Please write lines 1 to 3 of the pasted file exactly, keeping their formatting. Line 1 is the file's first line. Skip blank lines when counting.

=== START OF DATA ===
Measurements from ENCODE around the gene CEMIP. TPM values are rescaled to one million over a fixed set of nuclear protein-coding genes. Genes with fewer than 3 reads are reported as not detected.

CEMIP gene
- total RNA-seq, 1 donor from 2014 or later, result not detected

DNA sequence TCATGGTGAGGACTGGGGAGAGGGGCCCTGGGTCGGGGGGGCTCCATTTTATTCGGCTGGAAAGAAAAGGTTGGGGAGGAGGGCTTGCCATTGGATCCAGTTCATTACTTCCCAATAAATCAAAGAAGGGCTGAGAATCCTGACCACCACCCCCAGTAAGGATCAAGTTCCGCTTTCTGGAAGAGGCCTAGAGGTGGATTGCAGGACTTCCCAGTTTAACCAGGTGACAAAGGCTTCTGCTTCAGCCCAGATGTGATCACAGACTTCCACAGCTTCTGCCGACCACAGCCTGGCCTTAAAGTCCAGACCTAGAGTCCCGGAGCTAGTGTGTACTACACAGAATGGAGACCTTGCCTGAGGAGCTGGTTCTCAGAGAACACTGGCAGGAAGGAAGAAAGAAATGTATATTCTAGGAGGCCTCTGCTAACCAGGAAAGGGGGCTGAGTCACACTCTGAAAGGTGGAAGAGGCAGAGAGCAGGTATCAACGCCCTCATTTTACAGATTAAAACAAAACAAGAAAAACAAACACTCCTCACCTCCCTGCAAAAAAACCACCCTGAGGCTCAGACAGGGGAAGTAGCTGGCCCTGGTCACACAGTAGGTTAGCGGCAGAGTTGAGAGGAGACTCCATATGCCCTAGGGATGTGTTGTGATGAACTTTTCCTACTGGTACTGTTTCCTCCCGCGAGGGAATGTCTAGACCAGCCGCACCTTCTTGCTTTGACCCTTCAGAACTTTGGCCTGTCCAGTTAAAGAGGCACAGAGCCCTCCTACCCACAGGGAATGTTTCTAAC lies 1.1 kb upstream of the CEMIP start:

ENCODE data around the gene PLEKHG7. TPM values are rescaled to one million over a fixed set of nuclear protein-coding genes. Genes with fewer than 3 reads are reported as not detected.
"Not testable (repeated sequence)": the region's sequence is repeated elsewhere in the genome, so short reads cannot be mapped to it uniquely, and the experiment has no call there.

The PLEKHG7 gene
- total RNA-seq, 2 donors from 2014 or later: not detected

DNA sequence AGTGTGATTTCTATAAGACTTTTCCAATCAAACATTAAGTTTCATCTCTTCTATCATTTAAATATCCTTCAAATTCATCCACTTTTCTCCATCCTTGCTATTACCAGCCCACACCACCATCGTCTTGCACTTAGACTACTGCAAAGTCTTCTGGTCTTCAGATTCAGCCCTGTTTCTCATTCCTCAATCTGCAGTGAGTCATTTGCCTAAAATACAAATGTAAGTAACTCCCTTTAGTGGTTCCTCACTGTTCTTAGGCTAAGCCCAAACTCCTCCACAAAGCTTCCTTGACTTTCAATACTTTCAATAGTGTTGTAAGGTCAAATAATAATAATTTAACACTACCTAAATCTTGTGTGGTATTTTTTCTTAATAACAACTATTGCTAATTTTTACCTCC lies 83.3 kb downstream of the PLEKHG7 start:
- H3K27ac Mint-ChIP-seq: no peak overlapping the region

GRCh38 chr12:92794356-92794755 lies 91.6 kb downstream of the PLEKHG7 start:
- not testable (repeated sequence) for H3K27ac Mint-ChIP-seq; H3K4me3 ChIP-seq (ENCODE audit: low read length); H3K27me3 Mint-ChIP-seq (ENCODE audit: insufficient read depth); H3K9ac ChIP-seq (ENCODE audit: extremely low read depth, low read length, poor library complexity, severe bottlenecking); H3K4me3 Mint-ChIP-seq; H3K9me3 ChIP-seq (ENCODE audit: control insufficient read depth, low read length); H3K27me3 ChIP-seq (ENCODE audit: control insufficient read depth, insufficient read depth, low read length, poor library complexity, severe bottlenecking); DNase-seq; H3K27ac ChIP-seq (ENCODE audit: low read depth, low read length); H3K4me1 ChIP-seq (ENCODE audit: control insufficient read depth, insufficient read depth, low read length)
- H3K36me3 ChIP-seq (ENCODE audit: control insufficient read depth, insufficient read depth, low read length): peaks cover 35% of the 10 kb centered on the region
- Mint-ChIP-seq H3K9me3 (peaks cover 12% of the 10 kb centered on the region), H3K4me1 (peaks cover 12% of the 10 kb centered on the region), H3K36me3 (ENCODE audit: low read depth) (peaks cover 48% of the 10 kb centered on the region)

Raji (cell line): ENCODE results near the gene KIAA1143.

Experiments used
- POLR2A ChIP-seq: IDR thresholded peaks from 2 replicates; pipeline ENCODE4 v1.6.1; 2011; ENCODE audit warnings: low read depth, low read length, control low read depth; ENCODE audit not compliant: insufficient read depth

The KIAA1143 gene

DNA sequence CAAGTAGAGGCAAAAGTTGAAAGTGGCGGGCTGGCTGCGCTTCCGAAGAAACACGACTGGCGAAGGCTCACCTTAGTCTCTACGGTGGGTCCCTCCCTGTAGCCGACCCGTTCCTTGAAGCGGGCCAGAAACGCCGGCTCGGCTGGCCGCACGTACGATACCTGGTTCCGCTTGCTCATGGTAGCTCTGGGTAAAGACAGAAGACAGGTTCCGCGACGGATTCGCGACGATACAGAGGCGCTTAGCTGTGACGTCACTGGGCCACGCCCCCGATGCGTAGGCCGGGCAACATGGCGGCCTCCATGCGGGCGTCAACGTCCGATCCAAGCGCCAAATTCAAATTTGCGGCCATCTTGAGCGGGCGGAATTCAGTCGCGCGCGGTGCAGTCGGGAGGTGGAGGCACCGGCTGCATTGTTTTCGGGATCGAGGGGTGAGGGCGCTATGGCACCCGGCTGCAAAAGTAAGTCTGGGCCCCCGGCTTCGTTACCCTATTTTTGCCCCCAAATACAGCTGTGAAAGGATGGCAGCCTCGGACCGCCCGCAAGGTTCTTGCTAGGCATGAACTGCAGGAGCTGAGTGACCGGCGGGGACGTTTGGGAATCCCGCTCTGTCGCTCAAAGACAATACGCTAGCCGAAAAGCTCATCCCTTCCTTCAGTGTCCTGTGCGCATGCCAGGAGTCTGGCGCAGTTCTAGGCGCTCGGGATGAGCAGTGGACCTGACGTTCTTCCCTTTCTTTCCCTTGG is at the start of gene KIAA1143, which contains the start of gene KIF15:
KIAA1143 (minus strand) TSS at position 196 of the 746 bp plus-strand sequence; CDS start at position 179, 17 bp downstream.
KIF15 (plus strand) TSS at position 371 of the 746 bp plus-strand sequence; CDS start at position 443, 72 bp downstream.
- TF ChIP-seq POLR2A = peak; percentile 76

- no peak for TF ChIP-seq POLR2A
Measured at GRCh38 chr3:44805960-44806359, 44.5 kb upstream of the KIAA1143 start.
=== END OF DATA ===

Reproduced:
Measurements from ENCODE around the gene CEMIP. TPM values are rescaled to one million over a fixed set of nuclear protein-coding genes. Genes with fewer than 3 reads are reported as not detected.

CEMIP gene
- total RNA-seq, 1 donor from 2014 or later, result not detected